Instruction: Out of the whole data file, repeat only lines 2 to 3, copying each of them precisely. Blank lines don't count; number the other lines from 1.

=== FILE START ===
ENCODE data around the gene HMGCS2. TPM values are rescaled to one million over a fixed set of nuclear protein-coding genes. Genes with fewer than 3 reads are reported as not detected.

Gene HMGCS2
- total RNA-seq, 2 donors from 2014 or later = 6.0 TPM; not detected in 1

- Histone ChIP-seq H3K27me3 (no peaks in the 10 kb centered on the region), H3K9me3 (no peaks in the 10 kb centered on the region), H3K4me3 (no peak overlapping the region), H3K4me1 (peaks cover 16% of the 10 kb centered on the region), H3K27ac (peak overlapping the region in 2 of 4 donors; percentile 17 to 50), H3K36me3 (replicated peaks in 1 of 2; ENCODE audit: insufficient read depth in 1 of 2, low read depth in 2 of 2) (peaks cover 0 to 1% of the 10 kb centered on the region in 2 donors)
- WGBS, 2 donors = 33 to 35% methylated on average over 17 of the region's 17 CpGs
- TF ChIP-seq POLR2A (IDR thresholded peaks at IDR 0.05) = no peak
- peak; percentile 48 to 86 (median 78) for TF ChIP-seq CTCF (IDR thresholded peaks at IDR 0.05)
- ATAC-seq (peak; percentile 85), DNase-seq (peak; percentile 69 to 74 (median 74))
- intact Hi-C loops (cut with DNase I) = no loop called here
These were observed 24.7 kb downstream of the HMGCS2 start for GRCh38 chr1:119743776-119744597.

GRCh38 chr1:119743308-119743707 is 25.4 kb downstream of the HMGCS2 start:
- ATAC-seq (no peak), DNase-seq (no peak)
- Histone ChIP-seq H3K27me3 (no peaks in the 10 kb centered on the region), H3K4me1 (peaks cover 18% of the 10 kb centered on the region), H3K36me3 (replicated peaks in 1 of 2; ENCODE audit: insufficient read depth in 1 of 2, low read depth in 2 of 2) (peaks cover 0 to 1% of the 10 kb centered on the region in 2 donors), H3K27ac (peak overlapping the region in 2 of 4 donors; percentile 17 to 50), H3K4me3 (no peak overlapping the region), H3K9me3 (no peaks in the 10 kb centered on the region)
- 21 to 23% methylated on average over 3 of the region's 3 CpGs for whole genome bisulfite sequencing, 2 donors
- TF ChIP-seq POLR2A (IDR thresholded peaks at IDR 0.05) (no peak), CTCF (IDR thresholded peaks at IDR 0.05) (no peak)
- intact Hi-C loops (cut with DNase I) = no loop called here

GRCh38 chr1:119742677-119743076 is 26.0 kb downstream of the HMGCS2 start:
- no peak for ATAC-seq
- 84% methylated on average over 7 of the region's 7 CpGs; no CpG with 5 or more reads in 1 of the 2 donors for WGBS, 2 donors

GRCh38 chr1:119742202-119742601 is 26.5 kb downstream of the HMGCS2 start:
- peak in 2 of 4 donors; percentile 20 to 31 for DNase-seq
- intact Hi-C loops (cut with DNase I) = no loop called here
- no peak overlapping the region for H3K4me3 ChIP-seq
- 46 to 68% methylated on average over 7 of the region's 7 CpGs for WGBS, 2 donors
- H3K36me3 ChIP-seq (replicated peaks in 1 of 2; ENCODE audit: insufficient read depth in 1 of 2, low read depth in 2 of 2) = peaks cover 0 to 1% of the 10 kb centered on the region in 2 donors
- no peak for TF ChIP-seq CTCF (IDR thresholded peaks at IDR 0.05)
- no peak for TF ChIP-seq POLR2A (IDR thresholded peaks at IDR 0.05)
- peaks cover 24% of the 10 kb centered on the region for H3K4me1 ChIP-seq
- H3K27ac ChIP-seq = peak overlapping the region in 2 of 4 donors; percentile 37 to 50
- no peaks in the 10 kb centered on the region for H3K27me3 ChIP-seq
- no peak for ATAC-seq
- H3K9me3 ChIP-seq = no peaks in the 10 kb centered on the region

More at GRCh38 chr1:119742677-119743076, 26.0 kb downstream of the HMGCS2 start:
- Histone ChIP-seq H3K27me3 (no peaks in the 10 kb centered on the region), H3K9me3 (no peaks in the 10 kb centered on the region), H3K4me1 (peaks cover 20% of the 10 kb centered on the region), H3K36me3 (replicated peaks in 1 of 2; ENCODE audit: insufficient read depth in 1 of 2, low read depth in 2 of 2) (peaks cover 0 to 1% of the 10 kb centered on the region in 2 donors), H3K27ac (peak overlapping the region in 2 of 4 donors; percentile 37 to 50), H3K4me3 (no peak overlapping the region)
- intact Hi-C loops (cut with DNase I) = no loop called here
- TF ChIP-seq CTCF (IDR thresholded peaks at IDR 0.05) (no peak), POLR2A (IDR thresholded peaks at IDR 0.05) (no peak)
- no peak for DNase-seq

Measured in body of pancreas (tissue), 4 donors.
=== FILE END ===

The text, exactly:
Gene HMGCS2
- total RNA-seq, 2 donors from 2014 or later = 6.0 TPM; not detected in 1